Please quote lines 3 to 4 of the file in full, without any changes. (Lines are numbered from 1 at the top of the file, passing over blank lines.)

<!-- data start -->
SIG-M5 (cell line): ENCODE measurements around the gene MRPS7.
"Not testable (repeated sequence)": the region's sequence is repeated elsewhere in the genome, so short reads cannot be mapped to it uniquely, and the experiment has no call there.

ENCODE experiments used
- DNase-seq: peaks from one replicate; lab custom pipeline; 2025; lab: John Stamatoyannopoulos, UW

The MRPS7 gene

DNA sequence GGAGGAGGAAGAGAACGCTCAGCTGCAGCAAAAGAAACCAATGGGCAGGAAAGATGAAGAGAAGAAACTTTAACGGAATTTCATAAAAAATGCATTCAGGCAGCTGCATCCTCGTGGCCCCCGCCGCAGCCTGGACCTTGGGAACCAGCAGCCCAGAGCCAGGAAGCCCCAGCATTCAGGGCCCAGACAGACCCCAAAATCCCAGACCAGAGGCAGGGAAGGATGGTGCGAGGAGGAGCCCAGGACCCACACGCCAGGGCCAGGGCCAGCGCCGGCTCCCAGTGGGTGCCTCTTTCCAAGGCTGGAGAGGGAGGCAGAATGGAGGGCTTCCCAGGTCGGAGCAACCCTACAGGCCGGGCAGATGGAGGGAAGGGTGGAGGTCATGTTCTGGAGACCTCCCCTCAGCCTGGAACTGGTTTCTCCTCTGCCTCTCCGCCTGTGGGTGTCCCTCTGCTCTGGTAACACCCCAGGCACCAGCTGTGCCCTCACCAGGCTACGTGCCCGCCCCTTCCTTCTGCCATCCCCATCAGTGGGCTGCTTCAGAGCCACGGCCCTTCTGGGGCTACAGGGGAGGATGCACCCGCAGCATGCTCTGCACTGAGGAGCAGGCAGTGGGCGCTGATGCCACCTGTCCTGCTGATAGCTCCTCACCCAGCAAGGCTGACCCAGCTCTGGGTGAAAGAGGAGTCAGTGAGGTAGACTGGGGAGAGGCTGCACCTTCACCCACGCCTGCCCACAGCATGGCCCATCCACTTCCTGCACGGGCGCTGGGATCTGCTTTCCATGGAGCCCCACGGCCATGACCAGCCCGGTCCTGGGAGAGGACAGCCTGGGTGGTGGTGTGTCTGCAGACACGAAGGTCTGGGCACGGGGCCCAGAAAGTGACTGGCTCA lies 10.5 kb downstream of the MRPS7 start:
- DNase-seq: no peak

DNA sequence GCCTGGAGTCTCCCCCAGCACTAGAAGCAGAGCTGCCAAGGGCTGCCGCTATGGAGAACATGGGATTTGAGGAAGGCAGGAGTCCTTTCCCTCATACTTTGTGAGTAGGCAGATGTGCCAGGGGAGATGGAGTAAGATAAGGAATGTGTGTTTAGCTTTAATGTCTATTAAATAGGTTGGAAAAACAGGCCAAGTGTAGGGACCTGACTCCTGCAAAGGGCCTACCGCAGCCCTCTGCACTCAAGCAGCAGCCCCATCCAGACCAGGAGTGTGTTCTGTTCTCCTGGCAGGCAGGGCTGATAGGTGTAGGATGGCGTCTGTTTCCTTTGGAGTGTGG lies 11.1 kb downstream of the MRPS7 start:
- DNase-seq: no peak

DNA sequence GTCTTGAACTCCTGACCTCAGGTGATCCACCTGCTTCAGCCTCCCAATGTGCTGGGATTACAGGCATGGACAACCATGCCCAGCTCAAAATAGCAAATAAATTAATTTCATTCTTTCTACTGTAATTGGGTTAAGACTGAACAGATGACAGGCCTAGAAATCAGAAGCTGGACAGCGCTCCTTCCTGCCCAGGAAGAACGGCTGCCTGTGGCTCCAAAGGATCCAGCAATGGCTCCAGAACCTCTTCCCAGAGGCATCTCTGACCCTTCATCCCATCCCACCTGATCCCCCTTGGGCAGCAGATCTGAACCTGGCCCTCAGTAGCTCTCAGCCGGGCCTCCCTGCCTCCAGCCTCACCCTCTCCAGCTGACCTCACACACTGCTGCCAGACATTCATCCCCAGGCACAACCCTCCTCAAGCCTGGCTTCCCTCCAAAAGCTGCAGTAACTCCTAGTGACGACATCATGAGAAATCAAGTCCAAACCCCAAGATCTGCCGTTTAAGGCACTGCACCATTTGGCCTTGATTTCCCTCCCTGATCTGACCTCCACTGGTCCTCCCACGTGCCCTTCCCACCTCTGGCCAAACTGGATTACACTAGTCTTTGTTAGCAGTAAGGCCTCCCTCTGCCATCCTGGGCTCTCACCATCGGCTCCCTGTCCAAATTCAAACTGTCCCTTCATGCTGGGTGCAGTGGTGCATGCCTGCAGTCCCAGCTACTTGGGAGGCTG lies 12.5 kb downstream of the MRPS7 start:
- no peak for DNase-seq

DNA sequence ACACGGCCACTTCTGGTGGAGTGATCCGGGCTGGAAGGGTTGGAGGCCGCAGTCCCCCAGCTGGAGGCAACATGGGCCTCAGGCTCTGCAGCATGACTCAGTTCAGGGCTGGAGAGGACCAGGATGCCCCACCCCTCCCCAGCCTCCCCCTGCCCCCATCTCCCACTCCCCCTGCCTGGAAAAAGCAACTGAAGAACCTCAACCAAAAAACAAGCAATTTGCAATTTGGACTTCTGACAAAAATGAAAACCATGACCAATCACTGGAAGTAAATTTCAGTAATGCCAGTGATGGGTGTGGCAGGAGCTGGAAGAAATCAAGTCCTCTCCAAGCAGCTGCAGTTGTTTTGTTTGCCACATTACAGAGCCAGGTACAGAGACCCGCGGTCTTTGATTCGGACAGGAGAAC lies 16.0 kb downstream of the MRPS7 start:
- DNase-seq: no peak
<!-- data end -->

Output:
ENCODE experiments used
- DNase-seq: peaks from one replicate; lab custom pipeline; 2025; lab: John Stamatoyannopoulos, UW